Scottish Parliament

Breaking the Mould? Small parties in the 2021 Scottish parliament elections

Published: 27 April 2021

Alistair Clark explores the relevance of small parties in the upcoming election, arguing that while small parties tend to have fluctuating fortunes, they have become a permanent presence in Scottish politics. For more on small parties, see Alistair's contribution to our recent ebook.

Interest in small parties standing for the 2021 Scottish parliament election has been given an additional push by the surprise announcement that Alex Salmond would stand for the new Alba Party, and the anti-Independence All for Unity party led by George Galloway. But the growth of small parties in these elections had clearly been underway independent of that given the significant numbers of them are standing for election. What prospects are they likely to have in these vital elections?

As I detail in a recent chapter, small parties have met with both success and failure in Scottish politics. In the run up to most Scottish parliament elections, there have been new party launches which, amidst great fanfare, promise to break the mould of Scottish politics. These efforts usually achieve little. In 2016, the launch of RISE: Scotland’s Left Alliance was greeted with acclaim. They achieved less than 1% of the vote and no seats.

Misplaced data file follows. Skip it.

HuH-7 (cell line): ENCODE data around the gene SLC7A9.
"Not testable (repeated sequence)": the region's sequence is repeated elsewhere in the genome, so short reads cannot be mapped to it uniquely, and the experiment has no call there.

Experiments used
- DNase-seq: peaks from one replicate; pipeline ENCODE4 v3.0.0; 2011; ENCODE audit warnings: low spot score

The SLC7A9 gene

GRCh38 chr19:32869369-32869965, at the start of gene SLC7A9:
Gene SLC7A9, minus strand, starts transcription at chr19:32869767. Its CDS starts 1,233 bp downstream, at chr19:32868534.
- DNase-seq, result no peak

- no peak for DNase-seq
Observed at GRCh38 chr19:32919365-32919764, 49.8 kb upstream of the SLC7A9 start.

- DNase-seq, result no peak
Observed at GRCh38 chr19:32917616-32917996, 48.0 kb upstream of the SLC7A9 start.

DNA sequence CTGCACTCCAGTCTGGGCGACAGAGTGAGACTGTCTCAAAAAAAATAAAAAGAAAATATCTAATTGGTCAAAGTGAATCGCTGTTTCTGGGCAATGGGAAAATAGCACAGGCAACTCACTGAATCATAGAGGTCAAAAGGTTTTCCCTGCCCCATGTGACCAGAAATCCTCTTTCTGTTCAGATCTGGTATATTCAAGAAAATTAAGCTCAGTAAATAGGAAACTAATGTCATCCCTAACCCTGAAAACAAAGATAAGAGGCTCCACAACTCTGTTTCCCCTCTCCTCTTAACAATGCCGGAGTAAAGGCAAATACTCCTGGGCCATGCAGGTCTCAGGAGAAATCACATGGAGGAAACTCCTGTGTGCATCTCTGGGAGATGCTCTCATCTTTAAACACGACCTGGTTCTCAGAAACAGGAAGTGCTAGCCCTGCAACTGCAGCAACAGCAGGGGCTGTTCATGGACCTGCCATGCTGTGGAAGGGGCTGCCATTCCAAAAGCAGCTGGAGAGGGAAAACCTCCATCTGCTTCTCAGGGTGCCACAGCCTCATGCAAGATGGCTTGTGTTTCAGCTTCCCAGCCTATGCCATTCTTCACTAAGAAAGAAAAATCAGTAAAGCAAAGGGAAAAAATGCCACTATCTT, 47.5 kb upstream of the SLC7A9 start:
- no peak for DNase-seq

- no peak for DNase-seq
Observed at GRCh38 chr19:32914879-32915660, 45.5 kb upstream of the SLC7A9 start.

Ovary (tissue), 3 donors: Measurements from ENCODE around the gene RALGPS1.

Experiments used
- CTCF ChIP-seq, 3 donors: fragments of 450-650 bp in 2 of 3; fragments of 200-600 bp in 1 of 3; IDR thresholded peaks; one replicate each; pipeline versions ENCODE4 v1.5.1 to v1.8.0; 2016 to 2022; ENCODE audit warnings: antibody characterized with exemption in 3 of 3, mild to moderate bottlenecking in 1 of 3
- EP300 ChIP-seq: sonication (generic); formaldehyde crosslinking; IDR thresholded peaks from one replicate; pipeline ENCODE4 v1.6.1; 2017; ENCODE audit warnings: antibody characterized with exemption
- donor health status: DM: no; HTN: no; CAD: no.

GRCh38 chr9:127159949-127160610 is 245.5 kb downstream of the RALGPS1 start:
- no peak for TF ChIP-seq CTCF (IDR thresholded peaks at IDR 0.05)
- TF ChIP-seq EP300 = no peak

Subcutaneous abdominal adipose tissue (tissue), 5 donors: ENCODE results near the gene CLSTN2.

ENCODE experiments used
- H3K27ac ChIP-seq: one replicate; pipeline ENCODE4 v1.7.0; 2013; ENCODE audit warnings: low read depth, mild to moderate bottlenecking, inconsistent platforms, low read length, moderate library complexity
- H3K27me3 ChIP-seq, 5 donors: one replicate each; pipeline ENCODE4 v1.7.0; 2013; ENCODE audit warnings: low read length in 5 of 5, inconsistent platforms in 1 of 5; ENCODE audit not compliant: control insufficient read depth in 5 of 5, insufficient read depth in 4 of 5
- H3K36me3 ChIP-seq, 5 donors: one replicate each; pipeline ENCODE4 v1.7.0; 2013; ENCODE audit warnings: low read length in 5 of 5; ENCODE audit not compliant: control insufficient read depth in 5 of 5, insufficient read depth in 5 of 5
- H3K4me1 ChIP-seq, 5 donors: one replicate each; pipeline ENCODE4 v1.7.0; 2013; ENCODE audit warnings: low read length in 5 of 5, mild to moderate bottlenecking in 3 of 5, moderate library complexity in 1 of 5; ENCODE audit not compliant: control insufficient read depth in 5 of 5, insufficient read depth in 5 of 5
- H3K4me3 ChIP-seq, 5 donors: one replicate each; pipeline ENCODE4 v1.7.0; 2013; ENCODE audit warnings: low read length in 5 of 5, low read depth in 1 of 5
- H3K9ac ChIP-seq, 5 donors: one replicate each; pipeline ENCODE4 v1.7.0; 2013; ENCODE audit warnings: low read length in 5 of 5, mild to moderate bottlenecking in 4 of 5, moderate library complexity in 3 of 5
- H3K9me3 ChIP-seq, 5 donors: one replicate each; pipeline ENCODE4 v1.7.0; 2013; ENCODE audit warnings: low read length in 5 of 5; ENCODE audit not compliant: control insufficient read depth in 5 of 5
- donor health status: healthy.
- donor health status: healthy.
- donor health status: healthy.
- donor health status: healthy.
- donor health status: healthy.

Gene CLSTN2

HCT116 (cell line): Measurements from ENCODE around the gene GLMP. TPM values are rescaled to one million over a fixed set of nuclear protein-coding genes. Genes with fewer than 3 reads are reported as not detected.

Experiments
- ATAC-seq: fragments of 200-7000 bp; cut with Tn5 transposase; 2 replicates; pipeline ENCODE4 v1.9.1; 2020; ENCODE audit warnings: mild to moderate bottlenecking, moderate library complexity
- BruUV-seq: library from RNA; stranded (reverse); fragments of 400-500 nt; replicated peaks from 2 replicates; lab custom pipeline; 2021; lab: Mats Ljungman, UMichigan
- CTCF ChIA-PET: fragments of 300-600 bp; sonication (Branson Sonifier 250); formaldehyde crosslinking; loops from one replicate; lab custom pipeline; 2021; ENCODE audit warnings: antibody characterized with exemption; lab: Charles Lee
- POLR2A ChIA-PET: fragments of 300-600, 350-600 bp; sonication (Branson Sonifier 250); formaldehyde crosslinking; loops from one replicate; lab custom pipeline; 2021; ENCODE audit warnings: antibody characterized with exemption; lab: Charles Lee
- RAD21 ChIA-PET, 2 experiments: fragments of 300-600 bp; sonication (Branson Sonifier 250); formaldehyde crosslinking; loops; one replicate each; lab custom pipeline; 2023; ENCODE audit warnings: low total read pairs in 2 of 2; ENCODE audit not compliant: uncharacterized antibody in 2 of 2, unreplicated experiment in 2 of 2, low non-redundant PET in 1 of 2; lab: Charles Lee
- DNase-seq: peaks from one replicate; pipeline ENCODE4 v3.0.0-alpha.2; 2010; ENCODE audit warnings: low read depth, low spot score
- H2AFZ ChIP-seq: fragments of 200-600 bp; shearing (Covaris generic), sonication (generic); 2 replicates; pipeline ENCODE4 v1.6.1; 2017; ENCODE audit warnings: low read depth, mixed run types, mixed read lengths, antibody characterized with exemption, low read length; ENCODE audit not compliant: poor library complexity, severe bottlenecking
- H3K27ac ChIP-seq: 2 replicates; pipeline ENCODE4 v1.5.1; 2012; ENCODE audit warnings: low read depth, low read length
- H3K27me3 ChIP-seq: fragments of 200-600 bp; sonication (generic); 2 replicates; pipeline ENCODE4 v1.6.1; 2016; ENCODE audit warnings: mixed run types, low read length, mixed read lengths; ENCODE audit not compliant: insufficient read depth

The most notably successful period in terms of representation was arguably the ‘Rainbow Parliament’ of 2003-2007 which had seven Green and six Scottish Socialist Party MSPs. The Greens have had a presence in all five parliaments, while the Scottish Senior Citizens Unity Party, and notable Independents have also had representation at various points.

Small Parties in 2021

There are 21 small parties standing in these elections. These range from Alex Salmond’s Alba Party and George Galloway’s All for Unity party, to Independent Greens, the Communist Party of Britain, the Scottish Women’s Equality Party, UKIP and Reform UK (the former Brexit Party) among others. Several advocate abolition of the Scottish parliament. Mostly, these parties will contest regional lists, to avoid losing deposits in constituencies.